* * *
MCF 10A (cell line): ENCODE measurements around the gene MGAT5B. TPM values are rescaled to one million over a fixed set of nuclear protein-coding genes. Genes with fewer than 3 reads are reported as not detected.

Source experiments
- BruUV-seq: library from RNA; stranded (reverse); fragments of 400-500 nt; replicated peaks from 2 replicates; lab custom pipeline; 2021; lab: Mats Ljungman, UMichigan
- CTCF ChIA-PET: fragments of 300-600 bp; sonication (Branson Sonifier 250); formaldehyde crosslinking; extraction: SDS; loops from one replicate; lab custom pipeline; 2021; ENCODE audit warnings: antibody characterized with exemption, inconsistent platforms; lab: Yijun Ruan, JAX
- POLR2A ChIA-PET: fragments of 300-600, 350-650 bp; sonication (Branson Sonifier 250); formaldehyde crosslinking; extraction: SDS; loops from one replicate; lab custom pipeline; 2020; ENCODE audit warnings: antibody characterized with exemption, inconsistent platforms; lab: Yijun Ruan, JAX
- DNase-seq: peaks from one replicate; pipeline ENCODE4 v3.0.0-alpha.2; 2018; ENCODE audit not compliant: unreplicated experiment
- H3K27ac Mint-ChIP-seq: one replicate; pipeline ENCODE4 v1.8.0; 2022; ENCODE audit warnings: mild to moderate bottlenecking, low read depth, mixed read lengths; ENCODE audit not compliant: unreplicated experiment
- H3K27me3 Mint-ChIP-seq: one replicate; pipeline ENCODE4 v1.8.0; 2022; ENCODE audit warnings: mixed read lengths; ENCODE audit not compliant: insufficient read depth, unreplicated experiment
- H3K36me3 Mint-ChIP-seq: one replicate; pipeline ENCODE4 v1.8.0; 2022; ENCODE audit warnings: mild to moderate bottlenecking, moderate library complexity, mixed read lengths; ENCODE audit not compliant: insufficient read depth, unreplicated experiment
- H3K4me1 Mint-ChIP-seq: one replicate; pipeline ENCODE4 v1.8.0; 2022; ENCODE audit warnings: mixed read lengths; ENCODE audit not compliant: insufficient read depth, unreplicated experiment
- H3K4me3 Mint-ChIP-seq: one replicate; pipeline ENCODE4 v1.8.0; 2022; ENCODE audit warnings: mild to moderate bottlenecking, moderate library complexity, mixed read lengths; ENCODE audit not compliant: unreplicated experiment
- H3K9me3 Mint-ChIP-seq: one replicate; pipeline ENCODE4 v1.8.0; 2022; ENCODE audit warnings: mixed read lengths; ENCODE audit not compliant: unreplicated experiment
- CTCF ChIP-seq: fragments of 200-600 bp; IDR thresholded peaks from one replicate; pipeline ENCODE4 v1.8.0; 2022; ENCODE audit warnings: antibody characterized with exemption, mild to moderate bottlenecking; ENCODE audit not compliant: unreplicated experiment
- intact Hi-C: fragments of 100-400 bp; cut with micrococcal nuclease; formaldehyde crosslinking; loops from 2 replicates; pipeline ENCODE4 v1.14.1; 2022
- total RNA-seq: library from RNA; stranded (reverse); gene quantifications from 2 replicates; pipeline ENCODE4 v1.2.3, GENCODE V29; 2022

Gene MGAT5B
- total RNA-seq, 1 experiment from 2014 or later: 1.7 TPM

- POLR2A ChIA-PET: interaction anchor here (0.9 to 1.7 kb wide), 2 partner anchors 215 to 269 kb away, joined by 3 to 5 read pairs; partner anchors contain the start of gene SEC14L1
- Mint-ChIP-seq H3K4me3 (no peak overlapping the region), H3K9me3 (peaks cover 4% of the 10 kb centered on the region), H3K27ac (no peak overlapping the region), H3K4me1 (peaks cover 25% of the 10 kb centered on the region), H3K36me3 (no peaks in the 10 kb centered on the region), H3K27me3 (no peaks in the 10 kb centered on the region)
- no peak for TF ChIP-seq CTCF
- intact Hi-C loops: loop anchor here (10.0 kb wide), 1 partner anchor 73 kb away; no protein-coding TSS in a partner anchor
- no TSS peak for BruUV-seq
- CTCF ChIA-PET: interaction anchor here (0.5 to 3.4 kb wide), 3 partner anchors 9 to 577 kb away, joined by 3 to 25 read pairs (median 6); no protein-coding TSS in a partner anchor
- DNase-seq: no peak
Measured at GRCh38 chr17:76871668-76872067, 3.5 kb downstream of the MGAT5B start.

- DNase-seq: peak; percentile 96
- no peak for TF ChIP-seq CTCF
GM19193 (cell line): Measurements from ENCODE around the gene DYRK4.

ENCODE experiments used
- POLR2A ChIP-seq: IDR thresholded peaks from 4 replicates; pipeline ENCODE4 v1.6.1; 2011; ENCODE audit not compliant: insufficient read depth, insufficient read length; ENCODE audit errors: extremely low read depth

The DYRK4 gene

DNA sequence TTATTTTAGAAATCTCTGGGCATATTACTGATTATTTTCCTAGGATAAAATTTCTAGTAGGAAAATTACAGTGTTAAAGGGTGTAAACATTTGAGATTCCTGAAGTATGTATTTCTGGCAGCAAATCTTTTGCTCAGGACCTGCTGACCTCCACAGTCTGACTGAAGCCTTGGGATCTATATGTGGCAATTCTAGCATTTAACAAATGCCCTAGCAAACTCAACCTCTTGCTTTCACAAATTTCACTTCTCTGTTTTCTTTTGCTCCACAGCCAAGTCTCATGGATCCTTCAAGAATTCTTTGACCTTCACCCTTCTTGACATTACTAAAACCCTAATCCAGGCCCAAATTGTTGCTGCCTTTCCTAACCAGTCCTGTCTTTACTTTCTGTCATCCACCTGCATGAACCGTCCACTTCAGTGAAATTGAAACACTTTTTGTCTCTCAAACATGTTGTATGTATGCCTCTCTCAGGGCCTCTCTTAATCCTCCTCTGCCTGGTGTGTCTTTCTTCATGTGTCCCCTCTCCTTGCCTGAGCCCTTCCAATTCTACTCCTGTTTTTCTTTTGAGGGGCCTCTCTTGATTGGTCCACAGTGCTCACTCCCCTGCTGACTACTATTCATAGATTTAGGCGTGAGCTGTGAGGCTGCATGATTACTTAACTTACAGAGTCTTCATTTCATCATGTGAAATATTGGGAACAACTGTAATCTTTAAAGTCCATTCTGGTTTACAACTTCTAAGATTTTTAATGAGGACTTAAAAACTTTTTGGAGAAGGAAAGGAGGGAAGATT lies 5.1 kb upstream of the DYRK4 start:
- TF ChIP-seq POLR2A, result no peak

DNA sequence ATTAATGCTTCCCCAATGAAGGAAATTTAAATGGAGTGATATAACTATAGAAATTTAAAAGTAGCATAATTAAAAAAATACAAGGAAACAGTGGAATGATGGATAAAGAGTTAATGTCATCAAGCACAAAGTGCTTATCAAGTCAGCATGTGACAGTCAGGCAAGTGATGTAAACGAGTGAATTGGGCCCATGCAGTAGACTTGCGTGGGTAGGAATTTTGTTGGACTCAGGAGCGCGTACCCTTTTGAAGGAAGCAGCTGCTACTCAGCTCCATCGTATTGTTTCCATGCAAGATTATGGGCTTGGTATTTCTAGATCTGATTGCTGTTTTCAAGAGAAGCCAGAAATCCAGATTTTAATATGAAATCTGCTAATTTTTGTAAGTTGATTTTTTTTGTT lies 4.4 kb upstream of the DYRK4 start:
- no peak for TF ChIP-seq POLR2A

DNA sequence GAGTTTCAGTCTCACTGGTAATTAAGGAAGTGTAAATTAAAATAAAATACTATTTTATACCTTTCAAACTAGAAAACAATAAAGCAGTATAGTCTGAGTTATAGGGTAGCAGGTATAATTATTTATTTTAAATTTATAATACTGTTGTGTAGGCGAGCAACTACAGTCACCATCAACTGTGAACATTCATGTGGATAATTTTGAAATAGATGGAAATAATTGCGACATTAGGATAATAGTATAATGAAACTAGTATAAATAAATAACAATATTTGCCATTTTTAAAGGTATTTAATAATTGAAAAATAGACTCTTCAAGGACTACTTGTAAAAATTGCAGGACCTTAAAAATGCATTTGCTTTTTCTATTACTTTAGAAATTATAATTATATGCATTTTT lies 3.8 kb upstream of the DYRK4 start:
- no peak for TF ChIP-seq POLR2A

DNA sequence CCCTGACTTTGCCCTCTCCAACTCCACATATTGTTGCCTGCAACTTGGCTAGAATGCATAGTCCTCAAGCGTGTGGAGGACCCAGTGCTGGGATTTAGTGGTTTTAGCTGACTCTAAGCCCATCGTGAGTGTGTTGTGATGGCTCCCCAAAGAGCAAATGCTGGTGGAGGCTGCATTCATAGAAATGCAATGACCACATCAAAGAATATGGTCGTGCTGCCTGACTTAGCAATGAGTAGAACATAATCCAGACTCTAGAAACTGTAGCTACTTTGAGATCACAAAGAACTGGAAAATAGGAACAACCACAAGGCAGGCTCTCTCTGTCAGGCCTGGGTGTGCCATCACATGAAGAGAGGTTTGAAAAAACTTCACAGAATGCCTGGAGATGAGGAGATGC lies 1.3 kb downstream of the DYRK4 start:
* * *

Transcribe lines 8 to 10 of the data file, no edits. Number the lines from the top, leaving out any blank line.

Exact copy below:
- H3K27me3 Mint-ChIP-seq: one replicate; pipeline ENCODE4 v1.8.0; 2022; ENCODE audit warnings: mixed read lengths; ENCODE audit not compliant: insufficient read depth, unreplicated experiment
- H3K36me3 Mint-ChIP-seq: one replicate; pipeline ENCODE4 v1.8.0; 2022; ENCODE audit warnings: mild to moderate bottlenecking, moderate library complexity, mixed read lengths; ENCODE audit not compliant: insufficient read depth, unreplicated experiment
- H3K4me1 Mint-ChIP-seq: one replicate; pipeline ENCODE4 v1.8.0; 2022; ENCODE audit warnings: mixed read lengths; ENCODE audit not compliant: insufficient read depth, unreplicated experiment